It is often said that literature is a way to enrich our lives, to explore other possibilities and points of view, but what happens when literature constantly mirrors our selves back at us? What happens when the literature we read consistently reaffirms and never challenges?
There’s a scene in St. Urbain’s Horseman, where Jake is considering how it’s not only London or Canada which he found unsatisfying, but also the books, music, and movies he had consumed over the years.
“The novels he devoured so hopefully, conned by overexcited reviews, were sometimes diverting, but told him nothing he had not already known. On the contrary, they only served to reaffirm, albeit on occasion with style, his own feelings. In a word, they were self-regarding.”
I really enjoy that phrase “self-regarding” because often, myself included, we seek out the same kind of literature over and over again. We end up reading books with the same themes, same types of characters, in the same genre, which also share the same values and general point of view. I’m not knocking it, there are people who only enjoy reading one certain genre or who usually stick to a particular subject. I read diversely, but I go through different phases where I focus on one characteristic in particular and I exploit it.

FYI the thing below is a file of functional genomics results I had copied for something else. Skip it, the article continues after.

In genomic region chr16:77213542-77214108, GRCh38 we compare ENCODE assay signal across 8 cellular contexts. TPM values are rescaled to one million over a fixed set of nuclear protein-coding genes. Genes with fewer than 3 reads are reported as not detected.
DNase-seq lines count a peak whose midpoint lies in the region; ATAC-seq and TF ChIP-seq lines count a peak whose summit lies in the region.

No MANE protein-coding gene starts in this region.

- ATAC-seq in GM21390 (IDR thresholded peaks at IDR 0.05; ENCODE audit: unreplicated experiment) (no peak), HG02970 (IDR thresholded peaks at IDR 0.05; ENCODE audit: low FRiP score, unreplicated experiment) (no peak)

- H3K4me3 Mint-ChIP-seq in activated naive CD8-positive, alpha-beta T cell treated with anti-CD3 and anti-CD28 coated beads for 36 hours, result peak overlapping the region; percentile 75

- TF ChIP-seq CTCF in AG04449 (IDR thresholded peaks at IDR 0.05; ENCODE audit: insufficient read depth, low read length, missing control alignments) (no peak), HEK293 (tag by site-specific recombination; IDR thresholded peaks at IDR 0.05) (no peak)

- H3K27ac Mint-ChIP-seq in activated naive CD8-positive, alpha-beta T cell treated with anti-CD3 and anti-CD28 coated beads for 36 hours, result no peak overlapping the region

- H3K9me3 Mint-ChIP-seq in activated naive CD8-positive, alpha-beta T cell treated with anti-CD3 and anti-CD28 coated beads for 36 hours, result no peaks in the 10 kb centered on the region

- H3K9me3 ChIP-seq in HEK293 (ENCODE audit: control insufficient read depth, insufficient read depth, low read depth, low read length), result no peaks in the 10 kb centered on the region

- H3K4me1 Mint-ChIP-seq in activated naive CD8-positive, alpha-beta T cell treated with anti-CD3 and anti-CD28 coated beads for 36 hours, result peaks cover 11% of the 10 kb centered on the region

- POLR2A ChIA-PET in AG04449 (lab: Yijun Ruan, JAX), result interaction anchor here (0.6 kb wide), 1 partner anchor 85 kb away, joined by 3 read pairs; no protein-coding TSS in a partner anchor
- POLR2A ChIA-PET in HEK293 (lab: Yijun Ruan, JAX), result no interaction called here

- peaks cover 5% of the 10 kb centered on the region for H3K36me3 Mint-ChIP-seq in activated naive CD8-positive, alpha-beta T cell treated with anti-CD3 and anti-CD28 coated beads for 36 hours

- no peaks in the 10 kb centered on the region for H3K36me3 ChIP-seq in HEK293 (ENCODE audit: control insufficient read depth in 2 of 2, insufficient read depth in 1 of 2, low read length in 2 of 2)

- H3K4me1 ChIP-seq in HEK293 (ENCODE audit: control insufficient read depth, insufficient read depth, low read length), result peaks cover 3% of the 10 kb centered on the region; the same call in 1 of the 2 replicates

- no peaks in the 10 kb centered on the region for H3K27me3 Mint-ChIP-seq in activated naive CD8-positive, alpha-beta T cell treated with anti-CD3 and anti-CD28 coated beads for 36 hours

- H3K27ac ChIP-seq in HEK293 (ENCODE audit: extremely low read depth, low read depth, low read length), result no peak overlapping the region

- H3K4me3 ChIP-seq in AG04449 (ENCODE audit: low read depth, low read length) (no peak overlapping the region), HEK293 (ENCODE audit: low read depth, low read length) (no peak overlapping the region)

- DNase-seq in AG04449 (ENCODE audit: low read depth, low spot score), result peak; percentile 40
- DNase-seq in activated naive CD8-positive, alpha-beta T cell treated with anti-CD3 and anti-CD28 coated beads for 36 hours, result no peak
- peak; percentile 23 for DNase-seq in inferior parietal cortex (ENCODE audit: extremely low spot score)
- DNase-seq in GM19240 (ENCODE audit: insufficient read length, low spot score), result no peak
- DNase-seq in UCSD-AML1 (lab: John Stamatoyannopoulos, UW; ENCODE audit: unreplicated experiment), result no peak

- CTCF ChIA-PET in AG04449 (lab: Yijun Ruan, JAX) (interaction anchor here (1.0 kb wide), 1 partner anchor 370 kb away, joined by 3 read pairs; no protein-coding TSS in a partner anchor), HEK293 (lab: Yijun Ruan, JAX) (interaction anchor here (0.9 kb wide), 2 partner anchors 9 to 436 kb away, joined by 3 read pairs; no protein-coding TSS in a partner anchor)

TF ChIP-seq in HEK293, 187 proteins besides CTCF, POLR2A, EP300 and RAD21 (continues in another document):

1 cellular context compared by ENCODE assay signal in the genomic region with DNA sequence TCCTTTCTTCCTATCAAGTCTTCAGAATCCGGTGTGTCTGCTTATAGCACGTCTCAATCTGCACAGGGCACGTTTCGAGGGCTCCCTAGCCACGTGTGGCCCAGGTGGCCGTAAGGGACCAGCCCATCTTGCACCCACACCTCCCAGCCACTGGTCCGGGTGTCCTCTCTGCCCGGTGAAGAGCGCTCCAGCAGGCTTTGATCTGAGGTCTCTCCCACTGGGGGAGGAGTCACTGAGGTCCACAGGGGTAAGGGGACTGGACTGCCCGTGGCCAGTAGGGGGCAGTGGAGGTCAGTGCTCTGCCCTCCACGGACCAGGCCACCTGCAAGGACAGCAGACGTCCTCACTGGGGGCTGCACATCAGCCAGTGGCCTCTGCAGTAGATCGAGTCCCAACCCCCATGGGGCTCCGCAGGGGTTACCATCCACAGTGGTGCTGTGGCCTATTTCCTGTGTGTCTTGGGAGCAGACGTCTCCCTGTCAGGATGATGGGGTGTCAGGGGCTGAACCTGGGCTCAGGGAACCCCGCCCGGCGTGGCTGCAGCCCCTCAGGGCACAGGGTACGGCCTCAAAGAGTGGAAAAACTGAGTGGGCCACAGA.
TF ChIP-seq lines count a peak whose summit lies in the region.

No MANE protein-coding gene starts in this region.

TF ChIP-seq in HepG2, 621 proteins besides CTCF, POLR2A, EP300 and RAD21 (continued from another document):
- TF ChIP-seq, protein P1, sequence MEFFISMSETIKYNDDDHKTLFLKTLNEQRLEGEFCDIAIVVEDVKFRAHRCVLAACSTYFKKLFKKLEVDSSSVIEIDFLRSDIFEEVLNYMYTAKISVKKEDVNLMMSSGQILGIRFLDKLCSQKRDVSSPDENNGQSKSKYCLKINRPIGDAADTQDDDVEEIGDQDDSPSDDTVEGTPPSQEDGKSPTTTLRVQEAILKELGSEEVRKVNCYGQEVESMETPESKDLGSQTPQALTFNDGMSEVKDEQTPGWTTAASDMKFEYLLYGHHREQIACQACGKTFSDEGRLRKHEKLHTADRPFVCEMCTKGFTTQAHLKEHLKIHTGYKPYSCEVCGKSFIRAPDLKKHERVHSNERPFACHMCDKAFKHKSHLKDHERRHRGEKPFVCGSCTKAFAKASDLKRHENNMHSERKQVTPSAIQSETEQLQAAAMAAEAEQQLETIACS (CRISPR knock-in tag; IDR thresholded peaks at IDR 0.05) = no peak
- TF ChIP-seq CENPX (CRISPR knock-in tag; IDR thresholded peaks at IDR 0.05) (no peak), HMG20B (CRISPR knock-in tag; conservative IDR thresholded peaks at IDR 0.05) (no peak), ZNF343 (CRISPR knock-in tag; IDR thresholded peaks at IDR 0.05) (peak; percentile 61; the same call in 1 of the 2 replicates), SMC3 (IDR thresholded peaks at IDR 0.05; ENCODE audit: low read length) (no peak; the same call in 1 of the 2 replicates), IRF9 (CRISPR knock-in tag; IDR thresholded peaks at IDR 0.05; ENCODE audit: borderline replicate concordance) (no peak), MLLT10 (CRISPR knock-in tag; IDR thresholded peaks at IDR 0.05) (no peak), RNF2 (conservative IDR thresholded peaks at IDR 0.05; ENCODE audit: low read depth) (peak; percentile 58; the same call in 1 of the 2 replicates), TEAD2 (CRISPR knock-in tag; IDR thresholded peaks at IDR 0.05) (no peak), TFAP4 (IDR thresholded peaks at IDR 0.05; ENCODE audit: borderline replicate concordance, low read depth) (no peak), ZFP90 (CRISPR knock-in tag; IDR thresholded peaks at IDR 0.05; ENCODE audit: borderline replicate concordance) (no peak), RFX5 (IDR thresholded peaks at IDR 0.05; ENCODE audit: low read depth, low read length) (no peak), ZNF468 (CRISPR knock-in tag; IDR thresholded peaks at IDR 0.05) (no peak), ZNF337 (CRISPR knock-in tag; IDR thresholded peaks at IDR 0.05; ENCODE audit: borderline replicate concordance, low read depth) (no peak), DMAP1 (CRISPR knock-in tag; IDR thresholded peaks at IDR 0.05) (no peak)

What does that continuous mirroring effect do to the way we perceive the world? I think it’s a bit like having a friend who always tells you what you want to hear, who never argues with you. It’s nice and it feels comfortable, being safe in the certainty that you will always be in the right. However, sometimes you need something that jolts you out of your comfort zone. You need that friend who stops you in your tracks and tells you you’re wrong or simply tells you you’re acting like a dick and need to reevaluate your attitude.
It’s the same with books, in my opinion, it’s great to read books about subjects that are important to you, books that reaffirm your values and points of view, but it’s also necessary to read books that challenge your assumed position. It’s these last ones that make you truly think about who you are and what you’re striving for or defending. It’s the challenge that forces us to go back to basics and either reaffirm ourselves more strongly in what we’re defending or change our perspective to include the new information.
Self-regarding. It’s a certain narcissism, isn’t it? Consuming something that constantly reflects your own self back at you… Jake is exasperated with these types of book and I think we should be too. There are so many great books offer up a dialogue instead of a shiny surface in which to stare at ourselves. We’ve already turned so many things –phones, windows, computers – into elements that feed our narcissism, let’s not relegate books to the same fate.
What was the last book that truly challenged you? Let me know in the comments below. Until next time, readers!